Ask LH: Are Smart Lights More Efficient Than Regular LEDs?

Ask LH: Are Smart Lights More Efficient Than Regular LEDs?
Image: Gizmodo

Hi Lifehacker, I’ve been looking into kitting out my home with some smarter technology, but I’m wondering if the benefits are worth the steeper price. Are smart lights more energy efficient and long-term cost effective than standard LED lights? Cheers, Karan.

Dear Karan,

By smart lights I figure you’re looking at the likes of the Phillips Hue or the LIFX Wi-Fi connected bulbs that can be switced on and off remotely, as well as controlling colour and brightness. While these systems have a lot of advantages – both for prettying up your house and saving on energy – they’re also a good deal more expensive than regular LED lights, especially when you factor in the cost of the lighting hub needed to control it all.

Looking at the plain numbers, these smart bulbs aren’t quite as efficient as the best ‘dumb’ Eco LEDs you can get on the market, but they’re close. Philips’ non-Wi-Fi enabled bulbs use 7.5 watts (a measure of energy usage) to produce 600 lumens (a measure of brightness), while the Hue bulbs draw around 8.5 watts for the same brightness. While they’re far better than a traditional 50 watt lightbulb, they’re still a tiny bit more of a drain than a regular LED.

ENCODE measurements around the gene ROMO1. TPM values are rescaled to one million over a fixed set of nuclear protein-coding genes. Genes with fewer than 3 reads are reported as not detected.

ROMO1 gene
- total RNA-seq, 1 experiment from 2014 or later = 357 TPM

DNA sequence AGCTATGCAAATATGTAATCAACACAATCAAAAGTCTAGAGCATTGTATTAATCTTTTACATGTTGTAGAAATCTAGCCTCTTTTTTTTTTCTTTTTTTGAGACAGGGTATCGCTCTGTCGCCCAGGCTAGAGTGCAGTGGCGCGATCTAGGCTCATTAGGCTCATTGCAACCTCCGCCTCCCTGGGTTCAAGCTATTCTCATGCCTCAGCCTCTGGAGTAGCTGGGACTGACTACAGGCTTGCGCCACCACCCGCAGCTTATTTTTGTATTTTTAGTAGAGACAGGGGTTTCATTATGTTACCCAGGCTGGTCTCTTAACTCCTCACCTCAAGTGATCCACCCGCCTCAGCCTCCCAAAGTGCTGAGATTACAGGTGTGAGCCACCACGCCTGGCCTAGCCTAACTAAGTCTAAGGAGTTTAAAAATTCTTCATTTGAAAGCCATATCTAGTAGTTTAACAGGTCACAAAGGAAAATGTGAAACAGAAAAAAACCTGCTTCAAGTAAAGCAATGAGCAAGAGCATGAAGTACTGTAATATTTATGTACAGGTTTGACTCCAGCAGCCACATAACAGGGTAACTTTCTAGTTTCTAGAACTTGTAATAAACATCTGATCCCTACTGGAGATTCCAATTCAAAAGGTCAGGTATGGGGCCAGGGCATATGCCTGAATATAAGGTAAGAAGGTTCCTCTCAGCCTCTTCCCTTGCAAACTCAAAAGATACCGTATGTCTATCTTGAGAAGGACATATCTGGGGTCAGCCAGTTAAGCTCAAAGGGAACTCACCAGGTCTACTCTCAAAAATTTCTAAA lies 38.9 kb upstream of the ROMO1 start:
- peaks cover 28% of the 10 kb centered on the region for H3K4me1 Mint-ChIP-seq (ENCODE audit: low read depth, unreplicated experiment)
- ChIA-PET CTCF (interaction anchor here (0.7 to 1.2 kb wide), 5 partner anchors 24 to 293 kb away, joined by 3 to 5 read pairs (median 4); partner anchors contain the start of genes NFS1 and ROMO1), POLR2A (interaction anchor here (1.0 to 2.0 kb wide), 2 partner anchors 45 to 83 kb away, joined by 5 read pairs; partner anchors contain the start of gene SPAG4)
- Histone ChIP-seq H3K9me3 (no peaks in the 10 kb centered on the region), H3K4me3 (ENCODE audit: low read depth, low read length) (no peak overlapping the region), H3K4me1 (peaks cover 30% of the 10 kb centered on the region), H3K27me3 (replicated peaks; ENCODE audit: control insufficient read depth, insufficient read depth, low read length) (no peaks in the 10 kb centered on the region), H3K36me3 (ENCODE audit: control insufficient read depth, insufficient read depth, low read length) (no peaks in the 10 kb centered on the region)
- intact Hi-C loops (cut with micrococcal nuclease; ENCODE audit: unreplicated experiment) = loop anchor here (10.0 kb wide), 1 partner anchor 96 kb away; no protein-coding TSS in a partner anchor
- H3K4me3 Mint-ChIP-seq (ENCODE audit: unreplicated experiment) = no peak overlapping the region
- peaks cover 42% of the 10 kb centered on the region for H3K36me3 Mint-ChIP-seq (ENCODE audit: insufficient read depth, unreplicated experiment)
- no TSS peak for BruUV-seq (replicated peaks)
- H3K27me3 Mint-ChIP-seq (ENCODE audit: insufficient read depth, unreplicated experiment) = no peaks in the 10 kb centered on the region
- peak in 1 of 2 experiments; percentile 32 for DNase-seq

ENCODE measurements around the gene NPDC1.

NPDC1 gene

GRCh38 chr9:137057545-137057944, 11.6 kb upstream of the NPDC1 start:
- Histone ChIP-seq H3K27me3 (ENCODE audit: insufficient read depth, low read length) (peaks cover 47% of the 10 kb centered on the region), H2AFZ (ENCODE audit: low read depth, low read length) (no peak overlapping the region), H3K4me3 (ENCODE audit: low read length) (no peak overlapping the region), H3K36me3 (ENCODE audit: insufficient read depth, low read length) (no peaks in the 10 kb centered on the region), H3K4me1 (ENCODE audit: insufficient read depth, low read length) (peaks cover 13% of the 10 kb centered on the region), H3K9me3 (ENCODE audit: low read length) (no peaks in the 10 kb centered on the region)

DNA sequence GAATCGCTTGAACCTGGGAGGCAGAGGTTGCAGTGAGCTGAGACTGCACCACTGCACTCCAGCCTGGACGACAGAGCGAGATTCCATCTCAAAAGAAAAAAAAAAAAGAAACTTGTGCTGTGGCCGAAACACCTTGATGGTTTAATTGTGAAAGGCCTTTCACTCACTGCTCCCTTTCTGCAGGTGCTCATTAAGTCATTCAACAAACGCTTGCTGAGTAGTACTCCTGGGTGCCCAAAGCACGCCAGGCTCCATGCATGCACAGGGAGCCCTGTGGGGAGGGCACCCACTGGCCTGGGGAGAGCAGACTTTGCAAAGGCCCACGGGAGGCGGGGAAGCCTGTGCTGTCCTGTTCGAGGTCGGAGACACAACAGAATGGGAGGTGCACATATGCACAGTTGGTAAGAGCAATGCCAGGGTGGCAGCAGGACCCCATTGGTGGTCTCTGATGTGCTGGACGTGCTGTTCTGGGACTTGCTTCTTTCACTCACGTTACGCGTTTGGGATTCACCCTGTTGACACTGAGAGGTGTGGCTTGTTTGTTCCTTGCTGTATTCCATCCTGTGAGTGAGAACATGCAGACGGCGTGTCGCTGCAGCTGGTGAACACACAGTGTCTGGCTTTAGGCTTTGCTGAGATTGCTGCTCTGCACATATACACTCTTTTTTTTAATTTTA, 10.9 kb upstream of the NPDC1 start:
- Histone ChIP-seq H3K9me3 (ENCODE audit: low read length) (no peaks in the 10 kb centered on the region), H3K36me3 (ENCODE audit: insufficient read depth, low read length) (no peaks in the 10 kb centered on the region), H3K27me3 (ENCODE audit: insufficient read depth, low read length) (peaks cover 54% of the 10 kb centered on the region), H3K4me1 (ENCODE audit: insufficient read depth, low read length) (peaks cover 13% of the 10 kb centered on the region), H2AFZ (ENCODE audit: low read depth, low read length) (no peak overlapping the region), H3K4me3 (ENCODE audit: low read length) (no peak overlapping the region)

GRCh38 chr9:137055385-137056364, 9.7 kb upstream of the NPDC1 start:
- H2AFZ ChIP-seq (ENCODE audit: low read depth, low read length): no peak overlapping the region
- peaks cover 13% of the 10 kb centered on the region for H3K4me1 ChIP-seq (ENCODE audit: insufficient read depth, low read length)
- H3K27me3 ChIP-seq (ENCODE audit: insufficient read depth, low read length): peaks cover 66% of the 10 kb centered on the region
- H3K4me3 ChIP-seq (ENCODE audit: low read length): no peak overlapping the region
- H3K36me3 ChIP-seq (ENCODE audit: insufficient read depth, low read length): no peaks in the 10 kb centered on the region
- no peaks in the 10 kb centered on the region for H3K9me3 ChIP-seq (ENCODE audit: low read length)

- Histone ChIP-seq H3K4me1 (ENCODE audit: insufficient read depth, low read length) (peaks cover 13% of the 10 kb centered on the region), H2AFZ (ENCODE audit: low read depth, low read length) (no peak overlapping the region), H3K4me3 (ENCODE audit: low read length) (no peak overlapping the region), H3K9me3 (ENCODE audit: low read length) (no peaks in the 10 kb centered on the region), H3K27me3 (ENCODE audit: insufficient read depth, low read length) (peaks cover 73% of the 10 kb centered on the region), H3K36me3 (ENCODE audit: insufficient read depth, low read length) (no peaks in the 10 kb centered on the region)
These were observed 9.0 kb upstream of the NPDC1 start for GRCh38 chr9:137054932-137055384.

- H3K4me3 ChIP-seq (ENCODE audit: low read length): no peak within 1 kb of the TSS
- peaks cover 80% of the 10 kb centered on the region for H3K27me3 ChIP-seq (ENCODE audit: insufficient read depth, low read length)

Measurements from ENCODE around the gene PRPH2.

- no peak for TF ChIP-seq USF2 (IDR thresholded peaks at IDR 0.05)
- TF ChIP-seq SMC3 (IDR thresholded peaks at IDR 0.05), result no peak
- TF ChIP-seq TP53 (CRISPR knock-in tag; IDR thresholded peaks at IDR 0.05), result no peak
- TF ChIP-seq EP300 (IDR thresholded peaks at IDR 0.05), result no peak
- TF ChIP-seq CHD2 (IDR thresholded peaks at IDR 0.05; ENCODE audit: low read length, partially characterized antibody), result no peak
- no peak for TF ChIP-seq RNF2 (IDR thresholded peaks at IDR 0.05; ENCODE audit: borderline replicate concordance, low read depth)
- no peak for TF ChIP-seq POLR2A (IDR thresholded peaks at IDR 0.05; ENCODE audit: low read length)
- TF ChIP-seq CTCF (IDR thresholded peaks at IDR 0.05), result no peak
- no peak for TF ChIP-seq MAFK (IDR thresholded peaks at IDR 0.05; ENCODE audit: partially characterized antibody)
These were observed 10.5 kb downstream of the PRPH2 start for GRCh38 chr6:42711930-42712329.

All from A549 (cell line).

Let’s also have a look at LIFX – their standard bulb runs quite a bit brighter at 1100 lumens, needing to draw 11 watts to produce that brightness. Other comparable LED bulbs need around 12-14 watts for the same brightness, so the LIFX may in fact be more efficient than other LEDs. At $US60 a bulb however, it’s a steep price to pay.

The obvious advantage of smart bulbs is the ability to control them remotely, however. This means that you can turn them off as long as you have your phone nearby, whether you’re dealing with lights mistakenly left on while no one is home, or you just forgot to turn something off at the other end of your house. Smart lights are also dimmable, so if you don’t need their full brightness, you can turn them down to consume less power.

While smart lighting isn’t necessarily any more efficient than non-connected LED bulbs, they do have a number of other benefits that may, depending on your needs, outweigh the initial cost of buying them. For those looking into eventually automating an entire house they can definitely be a worthwhile investment.


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  • Unlike a non connected globe, smart lights use standby power to keep the wifi running. Even in low usage rooms you will use more power than over normal leds

  • …and if there’s a tendency for lights to blow in your house (wiring fault, poor connector, fluctuations in mains) then any potential savings are wiped out, the first time you have to replace a bulb.

    You could, of course, factor in the cost of an electrician checking & repairing the wiring and bayonet connectors in your house. Doesn’t help if it’s main fluctuations, of course.

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